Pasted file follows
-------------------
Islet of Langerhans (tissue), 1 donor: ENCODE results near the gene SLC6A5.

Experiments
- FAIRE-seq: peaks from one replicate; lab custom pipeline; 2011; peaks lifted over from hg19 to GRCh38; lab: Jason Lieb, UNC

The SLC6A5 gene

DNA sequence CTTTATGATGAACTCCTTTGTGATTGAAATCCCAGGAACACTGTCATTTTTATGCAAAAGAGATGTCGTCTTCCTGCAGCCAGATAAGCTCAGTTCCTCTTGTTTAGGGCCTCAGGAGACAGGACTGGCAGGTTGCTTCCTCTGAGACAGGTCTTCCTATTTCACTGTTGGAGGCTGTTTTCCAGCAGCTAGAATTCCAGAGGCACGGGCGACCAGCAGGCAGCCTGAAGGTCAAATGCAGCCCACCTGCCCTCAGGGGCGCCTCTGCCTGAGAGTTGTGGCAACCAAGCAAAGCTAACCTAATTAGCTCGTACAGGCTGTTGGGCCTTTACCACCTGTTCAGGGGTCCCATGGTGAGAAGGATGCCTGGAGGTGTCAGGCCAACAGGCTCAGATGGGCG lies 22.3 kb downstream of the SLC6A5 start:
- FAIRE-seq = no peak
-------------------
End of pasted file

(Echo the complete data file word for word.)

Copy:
Islet of Langerhans (tissue), 1 donor: ENCODE results near the gene SLC6A5.

Experiments
- FAIRE-seq: peaks from one replicate; lab custom pipeline; 2011; peaks lifted over from hg19 to GRCh38; lab: Jason Lieb, UNC

The SLC6A5 gene

DNA sequence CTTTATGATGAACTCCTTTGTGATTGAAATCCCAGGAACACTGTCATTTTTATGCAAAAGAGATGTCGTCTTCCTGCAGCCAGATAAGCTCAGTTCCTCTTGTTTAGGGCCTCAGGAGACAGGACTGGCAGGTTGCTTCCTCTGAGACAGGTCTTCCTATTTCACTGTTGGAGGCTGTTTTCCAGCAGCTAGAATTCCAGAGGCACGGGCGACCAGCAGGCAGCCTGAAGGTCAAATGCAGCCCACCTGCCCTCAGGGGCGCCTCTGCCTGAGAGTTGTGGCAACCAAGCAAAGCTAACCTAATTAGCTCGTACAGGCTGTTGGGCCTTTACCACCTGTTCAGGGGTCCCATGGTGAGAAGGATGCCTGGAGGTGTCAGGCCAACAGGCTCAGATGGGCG lies 22.3 kb downstream of the SLC6A5 start:
- FAIRE-seq = no peak